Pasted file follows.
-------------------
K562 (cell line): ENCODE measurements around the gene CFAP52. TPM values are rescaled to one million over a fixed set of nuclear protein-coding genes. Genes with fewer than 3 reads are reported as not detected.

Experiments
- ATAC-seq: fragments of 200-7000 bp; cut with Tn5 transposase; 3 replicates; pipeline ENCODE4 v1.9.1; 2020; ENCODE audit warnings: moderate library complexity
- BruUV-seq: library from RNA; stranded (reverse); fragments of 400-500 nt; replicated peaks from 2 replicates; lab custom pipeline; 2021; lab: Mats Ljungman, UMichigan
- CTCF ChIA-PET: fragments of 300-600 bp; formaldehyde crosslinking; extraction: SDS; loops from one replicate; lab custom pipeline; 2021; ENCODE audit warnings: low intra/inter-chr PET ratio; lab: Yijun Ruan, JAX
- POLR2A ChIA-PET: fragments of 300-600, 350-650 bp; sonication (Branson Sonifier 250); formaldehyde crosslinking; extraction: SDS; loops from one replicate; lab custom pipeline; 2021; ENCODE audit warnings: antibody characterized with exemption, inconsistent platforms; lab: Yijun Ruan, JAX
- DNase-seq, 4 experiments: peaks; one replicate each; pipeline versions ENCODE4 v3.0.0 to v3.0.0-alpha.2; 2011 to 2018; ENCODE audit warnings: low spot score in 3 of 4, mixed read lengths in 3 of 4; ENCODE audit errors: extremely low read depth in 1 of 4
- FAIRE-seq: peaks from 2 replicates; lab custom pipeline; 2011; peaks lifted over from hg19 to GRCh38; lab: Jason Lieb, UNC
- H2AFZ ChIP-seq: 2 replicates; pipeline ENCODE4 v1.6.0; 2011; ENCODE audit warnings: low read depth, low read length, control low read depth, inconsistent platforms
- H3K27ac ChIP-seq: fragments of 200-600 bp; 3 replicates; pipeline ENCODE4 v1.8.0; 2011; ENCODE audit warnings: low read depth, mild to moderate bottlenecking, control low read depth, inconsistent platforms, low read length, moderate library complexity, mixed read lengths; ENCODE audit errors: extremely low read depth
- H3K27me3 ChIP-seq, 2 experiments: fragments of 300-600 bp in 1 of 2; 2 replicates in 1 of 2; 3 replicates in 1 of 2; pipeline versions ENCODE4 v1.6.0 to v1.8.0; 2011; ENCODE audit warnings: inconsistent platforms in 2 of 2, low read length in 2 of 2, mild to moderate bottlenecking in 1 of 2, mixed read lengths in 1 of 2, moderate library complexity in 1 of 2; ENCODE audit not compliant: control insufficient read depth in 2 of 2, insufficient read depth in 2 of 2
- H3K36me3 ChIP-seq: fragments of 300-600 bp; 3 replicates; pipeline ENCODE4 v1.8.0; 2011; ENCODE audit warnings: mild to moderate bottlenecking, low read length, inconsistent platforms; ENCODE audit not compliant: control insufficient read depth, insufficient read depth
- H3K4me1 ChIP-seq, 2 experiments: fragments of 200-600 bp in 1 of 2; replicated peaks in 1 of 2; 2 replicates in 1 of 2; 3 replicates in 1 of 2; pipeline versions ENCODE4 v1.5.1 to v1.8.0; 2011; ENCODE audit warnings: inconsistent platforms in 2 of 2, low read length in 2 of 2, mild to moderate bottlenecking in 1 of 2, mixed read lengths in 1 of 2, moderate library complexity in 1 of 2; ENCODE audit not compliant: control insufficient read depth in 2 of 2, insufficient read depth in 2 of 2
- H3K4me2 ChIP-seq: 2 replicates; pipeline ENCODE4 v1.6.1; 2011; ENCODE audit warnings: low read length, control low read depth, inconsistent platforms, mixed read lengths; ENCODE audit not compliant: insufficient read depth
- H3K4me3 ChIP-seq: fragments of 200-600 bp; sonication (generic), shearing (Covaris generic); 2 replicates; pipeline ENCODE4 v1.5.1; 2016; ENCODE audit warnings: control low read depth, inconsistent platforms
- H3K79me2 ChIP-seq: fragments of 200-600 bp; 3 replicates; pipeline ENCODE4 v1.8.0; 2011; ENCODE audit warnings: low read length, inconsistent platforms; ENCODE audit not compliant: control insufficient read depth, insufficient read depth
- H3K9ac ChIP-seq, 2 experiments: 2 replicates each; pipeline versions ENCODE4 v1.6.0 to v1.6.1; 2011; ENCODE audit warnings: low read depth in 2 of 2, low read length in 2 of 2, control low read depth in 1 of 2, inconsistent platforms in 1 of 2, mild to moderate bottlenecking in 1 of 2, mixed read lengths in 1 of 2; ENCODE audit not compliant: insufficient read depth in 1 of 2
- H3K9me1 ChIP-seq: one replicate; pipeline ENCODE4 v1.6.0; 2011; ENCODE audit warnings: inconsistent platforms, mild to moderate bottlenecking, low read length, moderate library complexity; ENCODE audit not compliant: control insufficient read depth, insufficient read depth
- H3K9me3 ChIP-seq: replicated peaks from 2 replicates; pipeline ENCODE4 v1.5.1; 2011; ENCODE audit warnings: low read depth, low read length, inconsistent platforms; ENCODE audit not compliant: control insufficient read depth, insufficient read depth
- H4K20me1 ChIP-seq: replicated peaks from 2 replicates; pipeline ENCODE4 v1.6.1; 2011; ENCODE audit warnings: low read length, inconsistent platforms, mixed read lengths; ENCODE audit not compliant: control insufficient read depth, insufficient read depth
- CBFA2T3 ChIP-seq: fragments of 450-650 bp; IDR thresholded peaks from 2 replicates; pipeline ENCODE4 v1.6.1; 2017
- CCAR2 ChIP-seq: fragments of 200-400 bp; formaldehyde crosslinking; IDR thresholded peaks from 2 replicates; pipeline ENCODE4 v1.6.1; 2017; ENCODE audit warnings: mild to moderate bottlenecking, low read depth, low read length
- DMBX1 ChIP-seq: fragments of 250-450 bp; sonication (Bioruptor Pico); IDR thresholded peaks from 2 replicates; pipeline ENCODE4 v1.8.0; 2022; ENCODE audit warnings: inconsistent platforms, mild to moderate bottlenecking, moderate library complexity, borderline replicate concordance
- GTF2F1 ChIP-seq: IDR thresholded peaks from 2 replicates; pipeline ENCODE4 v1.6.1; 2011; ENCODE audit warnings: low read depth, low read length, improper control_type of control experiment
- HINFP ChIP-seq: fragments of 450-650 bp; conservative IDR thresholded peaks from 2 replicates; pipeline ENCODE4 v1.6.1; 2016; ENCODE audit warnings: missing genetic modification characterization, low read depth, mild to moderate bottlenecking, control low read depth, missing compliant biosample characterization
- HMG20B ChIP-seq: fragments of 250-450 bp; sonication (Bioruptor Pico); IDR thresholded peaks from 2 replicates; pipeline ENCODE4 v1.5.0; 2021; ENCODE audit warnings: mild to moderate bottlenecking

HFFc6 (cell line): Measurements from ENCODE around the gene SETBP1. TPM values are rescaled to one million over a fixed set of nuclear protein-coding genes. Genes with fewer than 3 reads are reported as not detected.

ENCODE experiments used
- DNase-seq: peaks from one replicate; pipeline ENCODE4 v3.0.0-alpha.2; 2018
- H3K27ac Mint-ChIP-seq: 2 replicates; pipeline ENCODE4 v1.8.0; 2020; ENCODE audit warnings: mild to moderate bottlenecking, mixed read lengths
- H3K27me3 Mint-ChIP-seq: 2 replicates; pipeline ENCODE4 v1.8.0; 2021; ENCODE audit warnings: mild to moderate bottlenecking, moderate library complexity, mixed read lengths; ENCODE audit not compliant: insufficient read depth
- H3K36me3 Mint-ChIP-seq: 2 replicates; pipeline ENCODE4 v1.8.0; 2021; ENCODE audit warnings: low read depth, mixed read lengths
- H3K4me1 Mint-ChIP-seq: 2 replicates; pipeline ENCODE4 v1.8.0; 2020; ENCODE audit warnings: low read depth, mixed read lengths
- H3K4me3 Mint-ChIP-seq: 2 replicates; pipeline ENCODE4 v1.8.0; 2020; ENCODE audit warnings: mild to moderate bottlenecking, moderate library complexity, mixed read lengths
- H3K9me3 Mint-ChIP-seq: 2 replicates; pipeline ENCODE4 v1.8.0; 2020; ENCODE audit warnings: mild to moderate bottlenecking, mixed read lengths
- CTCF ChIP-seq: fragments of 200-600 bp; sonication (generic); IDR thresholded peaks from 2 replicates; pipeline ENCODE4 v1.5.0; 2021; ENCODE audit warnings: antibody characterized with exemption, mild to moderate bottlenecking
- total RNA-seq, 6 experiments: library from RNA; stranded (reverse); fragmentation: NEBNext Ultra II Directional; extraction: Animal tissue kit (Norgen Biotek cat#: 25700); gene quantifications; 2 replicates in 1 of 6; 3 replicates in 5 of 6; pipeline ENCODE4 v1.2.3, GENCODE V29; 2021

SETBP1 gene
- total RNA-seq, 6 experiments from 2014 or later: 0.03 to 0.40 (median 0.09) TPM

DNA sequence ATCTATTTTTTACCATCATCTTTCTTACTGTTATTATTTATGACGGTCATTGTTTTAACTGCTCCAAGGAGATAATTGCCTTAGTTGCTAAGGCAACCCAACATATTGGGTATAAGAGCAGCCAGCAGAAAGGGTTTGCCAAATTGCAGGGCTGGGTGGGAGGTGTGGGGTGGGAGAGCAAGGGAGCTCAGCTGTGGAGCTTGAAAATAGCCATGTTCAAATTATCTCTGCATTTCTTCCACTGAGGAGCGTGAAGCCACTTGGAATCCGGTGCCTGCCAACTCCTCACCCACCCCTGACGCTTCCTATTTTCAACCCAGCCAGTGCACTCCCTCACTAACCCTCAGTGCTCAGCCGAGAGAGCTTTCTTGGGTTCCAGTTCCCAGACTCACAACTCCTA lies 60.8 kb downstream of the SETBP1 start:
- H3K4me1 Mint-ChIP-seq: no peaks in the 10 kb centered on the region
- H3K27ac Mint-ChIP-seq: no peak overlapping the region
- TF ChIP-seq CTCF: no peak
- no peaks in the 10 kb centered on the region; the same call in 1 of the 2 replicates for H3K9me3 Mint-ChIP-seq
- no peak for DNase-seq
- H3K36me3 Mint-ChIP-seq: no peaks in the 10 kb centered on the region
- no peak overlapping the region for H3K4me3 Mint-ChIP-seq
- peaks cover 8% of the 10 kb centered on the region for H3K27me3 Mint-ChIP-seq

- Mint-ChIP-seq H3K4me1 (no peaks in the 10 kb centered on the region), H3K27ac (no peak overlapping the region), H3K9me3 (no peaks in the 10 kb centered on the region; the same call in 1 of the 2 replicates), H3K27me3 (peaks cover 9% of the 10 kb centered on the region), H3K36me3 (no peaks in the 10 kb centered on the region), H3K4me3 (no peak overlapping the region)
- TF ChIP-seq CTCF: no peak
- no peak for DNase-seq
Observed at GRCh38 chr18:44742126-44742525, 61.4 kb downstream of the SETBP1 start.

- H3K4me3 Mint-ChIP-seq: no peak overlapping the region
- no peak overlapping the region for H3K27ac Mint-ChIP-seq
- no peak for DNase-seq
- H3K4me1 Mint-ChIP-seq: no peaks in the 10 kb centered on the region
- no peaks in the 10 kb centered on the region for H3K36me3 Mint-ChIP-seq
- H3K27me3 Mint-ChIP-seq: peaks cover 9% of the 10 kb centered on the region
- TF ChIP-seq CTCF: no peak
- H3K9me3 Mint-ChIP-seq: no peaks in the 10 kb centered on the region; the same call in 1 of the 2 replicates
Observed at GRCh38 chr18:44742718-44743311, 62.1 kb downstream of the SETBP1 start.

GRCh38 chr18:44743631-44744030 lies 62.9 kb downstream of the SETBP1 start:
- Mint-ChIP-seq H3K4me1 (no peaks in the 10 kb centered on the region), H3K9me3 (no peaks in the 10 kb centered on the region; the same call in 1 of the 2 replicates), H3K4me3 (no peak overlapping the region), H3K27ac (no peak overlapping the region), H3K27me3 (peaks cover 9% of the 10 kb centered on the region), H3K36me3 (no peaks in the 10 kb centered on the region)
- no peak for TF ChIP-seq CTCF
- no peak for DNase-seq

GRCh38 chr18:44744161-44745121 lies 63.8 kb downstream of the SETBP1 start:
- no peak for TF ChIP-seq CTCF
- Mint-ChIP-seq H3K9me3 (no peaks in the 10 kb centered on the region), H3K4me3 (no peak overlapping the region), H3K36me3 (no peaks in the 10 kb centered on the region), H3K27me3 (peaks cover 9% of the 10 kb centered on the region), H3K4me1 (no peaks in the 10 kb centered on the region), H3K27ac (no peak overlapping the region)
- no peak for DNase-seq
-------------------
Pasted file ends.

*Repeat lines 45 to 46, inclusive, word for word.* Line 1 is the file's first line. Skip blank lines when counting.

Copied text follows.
- no peak for DNase-seq
- H3K36me3 Mint-ChIP-seq: no peaks in the 10 kb centered on the region